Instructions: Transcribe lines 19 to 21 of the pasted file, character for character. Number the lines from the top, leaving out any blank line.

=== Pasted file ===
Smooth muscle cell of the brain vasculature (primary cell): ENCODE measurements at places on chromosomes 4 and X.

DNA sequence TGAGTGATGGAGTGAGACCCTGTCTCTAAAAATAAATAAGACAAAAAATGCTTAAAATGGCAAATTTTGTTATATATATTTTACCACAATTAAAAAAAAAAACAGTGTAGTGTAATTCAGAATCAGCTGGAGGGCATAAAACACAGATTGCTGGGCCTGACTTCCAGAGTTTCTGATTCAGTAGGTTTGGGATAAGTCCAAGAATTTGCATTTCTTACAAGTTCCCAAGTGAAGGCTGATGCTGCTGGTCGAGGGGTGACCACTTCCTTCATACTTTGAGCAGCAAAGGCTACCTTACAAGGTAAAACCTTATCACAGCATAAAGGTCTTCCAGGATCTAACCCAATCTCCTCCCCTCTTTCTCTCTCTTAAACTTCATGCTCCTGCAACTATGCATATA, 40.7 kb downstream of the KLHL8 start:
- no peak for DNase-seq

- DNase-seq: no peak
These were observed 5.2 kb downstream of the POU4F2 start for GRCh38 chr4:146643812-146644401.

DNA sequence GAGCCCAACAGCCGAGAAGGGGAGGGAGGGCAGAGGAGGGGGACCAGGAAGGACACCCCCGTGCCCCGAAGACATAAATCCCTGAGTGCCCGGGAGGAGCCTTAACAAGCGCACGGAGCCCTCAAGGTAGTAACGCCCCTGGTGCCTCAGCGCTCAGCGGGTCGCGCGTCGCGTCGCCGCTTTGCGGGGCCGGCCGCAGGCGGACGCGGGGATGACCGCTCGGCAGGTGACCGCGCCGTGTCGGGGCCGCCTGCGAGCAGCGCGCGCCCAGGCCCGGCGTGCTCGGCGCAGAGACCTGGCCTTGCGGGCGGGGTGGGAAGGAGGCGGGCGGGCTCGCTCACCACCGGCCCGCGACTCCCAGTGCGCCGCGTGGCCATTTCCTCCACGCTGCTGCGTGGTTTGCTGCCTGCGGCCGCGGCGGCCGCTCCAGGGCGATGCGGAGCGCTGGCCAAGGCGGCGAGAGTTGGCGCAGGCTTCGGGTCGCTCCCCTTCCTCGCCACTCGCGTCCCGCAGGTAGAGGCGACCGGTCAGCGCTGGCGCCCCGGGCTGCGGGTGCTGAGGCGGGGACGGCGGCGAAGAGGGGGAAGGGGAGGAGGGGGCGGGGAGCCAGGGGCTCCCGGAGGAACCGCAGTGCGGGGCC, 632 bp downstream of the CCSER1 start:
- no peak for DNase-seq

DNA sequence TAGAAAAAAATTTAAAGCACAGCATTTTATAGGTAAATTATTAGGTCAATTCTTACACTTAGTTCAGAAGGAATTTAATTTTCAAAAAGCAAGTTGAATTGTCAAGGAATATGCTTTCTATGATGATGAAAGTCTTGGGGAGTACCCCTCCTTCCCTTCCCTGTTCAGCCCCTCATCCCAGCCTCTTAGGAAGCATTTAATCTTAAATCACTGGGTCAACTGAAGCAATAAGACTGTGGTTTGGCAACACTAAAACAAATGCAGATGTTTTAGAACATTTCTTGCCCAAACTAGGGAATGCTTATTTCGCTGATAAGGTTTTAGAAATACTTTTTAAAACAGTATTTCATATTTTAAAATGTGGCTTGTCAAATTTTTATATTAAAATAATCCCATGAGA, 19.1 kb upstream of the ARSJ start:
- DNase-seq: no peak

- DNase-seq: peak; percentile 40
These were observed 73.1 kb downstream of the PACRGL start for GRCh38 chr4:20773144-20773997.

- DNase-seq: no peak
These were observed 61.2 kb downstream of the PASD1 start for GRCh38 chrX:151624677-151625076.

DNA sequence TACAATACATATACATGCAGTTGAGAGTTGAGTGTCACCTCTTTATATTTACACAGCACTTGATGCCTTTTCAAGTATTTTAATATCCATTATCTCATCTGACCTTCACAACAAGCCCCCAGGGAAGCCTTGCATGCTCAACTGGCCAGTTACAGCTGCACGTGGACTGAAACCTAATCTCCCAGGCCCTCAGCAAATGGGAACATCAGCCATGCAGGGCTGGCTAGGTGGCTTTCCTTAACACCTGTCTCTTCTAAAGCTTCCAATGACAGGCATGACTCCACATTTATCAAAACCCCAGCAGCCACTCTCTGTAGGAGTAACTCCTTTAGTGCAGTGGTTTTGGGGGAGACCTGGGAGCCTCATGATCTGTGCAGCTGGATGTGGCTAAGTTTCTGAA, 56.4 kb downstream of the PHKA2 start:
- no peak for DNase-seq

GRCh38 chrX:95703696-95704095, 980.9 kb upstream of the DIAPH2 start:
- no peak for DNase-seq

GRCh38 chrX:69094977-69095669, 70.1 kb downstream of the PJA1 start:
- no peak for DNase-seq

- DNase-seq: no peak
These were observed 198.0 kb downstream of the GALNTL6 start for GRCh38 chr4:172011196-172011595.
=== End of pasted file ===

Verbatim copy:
- no peak for DNase-seq

- DNase-seq: no peak
These were observed 198.0 kb downstream of the GALNTL6 start for GRCh38 chr4:172011196-172011595.